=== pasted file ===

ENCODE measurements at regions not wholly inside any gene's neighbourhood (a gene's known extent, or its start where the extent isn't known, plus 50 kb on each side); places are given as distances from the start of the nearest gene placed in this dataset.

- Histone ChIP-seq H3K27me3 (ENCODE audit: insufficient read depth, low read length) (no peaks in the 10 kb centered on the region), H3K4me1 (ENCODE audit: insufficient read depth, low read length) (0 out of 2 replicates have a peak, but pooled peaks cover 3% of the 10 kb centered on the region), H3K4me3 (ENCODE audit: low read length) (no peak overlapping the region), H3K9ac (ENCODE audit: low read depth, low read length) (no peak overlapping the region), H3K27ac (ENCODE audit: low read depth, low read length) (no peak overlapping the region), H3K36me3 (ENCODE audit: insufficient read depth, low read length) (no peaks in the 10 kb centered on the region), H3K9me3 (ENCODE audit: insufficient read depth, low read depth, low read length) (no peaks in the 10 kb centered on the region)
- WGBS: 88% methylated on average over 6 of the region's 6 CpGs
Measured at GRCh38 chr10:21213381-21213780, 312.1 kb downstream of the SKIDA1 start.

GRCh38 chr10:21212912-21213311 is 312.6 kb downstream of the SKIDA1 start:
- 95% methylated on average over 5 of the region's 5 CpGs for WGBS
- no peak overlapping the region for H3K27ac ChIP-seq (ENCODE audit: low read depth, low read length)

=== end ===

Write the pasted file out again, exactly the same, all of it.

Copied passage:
ENCODE measurements at regions not wholly inside any gene's neighbourhood (a gene's known extent, or its start where the extent isn't known, plus 50 kb on each side); places are given as distances from the start of the nearest gene placed in this dataset.

- Histone ChIP-seq H3K27me3 (ENCODE audit: insufficient read depth, low read length) (no peaks in the 10 kb centered on the region), H3K4me1 (ENCODE audit: insufficient read depth, low read length) (0 out of 2 replicates have a peak, but pooled peaks cover 3% of the 10 kb centered on the region), H3K4me3 (ENCODE audit: low read length) (no peak overlapping the region), H3K9ac (ENCODE audit: low read depth, low read length) (no peak overlapping the region), H3K27ac (ENCODE audit: low read depth, low read length) (no peak overlapping the region), H3K36me3 (ENCODE audit: insufficient read depth, low read length) (no peaks in the 10 kb centered on the region), H3K9me3 (ENCODE audit: insufficient read depth, low read depth, low read length) (no peaks in the 10 kb centered on the region)
- WGBS: 88% methylated on average over 6 of the region's 6 CpGs
Measured at GRCh38 chr10:21213381-21213780, 312.1 kb downstream of the SKIDA1 start.

GRCh38 chr10:21212912-21213311 is 312.6 kb downstream of the SKIDA1 start:
- 95% methylated on average over 5 of the region's 5 CpGs for WGBS
- no peak overlapping the region for H3K27ac ChIP-seq (ENCODE audit: low read depth, low read length)